In contrast, nature is also presented in both texts as supportive and nurturing. In Beloved, Amy describes the scar on Sethe’s back: “[it’s] a Chokecherry Tree…full of sap”. This metaphor presents nature as protective of Sethe as a result of her abuse as a slave, and perhaps could be referenced to the healing powers of ‘mother nature’. Through nature, the juxtaposition of the word ‘chokecherry’ displays both violence and peace – ‘choke’ connoting to pain and ‘cherry’ having connotations with innocence. The repetition of the harsh ‘ch’ sound could also hint to a painful past. Here, Morrison could be employing nature to present the beauty that can come as a result of suffering, and links to the theme of hope in the novel. Much like in Goblin Market, trees are often seen as spiritual in African cultures and can be viewed as a bond between God and man. As M. Bonnet says: “trees…play a crucial role in African religion”. This could imply that Sethe is close to and protected by God, as well as Morrison expressing how God embraces African-Americans. This could be a belief influenced by her religious upbringing. In an interview with the Guardian, E. Brockes writes, “at 12…[Morrison] joined the Catholic church”. Alternatively, ‘full of sap’ within the scar’s lexical representation as a tree could be read as a metaphor for Sethe’s blood and vivacity, the superlative ‘full’ paralleling the character’s overflowing of love and emotion that the beauty of nature evokes. Alternatively, this overflow could represent Sethe’s emotions and love being intense to a negative effect, alluding back to the murder of her baby and when Paul D. subsequently describes her love as “too thick”. This critical argument is supported in an interview with Toni Morrison, in which was said “Sethe has an excess of maternal feeling…such excesses are not good”. Nature could then be seen instead to present Sethe as dangerous.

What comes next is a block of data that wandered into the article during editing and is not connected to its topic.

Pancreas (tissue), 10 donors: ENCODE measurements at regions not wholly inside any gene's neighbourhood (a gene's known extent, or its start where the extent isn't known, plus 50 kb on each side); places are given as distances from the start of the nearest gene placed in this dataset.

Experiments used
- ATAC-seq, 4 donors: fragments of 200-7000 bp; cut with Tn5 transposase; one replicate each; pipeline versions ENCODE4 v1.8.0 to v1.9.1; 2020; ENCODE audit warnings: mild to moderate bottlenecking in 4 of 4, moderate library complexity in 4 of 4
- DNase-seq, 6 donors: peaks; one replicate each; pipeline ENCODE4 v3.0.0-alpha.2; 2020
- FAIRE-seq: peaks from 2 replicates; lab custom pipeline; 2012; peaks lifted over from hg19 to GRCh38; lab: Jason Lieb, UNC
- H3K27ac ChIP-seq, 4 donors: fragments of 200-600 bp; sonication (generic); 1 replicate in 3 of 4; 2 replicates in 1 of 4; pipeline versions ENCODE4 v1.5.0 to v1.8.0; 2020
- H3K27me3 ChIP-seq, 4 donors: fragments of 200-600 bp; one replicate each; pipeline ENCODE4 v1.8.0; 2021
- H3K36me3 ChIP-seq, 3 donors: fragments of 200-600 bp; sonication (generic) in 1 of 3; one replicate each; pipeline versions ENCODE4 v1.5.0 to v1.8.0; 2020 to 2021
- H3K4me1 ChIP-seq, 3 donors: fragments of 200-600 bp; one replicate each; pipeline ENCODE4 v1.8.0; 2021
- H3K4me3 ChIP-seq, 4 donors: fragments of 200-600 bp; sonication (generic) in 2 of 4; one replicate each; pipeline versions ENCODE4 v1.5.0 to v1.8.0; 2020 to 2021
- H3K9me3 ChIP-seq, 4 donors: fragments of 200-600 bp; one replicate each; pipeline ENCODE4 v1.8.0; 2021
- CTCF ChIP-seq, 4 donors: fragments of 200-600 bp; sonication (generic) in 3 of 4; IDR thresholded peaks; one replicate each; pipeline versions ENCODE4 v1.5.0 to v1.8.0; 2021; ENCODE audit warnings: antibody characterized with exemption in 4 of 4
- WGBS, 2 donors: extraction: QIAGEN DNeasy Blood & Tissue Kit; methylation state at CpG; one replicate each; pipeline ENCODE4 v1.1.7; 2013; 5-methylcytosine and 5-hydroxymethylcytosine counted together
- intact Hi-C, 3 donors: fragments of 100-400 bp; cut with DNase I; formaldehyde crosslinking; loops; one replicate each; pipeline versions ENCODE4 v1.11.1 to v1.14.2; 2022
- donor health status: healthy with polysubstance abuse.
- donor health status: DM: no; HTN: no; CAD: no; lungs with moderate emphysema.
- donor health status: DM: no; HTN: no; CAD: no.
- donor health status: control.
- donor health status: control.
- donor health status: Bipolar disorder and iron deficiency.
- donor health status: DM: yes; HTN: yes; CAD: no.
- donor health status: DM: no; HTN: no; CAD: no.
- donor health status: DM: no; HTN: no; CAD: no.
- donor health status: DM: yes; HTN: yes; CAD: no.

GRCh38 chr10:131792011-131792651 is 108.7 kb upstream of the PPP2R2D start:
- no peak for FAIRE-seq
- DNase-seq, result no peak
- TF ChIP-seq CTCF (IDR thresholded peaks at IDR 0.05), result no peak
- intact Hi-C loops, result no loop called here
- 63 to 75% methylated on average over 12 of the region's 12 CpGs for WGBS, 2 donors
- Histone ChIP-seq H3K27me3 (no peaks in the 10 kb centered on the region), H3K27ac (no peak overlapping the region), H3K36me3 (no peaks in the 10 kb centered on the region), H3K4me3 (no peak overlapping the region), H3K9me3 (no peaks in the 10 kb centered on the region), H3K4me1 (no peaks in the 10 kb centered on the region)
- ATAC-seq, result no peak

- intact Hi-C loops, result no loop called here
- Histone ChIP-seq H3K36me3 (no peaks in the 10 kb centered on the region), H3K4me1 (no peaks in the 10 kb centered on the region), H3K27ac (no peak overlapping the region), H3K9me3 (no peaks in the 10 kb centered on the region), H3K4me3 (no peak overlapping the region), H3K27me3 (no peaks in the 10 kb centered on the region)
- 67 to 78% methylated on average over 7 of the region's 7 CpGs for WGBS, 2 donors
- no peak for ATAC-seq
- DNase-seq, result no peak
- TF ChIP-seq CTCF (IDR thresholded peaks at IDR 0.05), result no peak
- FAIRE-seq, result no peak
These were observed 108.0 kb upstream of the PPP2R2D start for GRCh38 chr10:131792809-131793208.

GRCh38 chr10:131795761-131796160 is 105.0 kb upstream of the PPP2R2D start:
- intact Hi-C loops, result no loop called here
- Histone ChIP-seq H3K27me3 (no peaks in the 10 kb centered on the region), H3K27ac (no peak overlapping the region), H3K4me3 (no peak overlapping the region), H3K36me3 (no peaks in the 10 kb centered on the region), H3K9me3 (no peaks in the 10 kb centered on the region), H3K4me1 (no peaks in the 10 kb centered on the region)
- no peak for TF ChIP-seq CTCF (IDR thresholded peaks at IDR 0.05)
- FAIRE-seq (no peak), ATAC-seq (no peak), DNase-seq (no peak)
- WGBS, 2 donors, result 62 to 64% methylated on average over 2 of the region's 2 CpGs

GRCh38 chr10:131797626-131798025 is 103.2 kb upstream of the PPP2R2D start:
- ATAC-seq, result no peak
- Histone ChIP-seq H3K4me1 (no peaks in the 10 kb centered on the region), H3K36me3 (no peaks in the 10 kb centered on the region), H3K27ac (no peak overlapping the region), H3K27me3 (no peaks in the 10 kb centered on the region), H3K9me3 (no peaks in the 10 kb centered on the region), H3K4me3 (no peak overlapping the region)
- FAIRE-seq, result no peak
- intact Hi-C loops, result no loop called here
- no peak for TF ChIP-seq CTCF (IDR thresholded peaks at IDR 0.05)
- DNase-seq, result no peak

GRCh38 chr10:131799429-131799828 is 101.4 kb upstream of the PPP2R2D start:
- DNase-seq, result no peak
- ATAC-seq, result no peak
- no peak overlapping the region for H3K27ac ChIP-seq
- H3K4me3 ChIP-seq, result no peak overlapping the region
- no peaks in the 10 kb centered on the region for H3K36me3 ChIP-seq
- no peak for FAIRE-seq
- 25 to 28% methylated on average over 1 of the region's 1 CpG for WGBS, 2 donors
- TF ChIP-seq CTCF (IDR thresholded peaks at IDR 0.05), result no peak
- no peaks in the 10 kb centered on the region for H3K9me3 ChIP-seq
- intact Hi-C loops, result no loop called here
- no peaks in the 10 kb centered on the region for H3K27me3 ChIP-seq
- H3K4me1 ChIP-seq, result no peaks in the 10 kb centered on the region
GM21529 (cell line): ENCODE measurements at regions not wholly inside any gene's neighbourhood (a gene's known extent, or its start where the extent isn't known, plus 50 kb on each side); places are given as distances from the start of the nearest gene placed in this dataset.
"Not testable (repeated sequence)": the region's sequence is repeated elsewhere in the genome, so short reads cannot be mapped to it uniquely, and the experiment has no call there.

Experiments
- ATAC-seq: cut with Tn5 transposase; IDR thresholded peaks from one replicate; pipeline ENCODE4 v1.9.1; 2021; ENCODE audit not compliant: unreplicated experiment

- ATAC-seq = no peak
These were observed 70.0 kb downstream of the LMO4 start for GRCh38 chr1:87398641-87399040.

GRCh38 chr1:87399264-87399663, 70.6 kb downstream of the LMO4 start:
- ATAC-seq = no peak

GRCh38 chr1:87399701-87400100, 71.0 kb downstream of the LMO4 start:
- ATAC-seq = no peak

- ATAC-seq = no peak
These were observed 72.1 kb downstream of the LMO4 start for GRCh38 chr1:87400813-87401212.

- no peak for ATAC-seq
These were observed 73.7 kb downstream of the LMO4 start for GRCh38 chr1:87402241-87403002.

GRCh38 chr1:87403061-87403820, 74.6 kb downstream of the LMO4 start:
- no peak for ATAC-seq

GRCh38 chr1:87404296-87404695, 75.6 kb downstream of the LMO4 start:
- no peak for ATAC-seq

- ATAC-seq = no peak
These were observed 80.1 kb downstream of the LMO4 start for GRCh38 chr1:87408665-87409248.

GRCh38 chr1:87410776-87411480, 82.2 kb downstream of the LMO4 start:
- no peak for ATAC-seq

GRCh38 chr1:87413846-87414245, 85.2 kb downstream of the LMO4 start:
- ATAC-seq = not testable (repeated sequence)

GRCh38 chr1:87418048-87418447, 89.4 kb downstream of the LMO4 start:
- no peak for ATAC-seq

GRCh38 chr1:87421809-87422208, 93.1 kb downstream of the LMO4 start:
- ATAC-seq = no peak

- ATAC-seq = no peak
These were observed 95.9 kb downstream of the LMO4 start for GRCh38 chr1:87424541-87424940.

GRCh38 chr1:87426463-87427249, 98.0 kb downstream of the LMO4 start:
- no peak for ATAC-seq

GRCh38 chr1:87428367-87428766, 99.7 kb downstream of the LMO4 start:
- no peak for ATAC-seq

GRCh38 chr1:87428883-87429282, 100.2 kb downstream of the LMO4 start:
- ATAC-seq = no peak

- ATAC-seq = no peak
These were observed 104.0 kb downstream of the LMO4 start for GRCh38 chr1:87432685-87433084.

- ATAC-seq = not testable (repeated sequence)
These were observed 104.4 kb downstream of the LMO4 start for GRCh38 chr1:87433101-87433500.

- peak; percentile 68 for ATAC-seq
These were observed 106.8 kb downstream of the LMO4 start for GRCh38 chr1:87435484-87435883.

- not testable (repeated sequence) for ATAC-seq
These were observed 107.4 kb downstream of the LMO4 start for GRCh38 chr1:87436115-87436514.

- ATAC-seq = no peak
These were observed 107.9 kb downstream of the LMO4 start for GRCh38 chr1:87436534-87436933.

Later in the novel when Paul D is guided to safety by a Cherokee woman, Morrison writes, “follow the tree flowers”. This imperative gives nature in the form of trees a sense of power in helping Paul D, whilst also creating an image of authority for the Cherokee, often viewed as a symbol of spirituality and as a bond between man and the natural world, suggesting that she has a control over nature. In a video interview with Jerry Wolfe, an elder in the Eastern Band of Cherokee Indians, it was said, “we have always looked down on the soil because it furnishes everything”. Alternatively, the imperative and the word ‘follow’ could allude to the story of the Three Wise Men guided by nature, in the form of a star, to salvation: “we saw [Jesus’s] star as it rose and have come to worship him”. This in turn would link the Cherokee directly to the role of God. Salvation within the context of Beloved would be Paul D’s freedom from slavery, nature providing such freedom and support. This positive relationship between man and nature can be supported again by M. Bonnet, who says, “[trees] are even worshipped by some tribes as God himself in his immanent aspect”. Morrison arguably could be reflecting her African heritage’s beliefs of nature and religion existing as one by portraying a similar culture of Cherokee Indians in her novel, as well as the relevance of both parties having been discriminated against in twentieth-century North America. In support of nature being guidance for Paul D is the use of ‘trees’ as a symbol of knowledge, linking back again to Genesis and the Garden of Eden. Use of seasonal imagery and the word ‘flowers’ also has connotations with new life and purity, following the life cycle of plants, again highlighting the theme of hope for the future in the novel.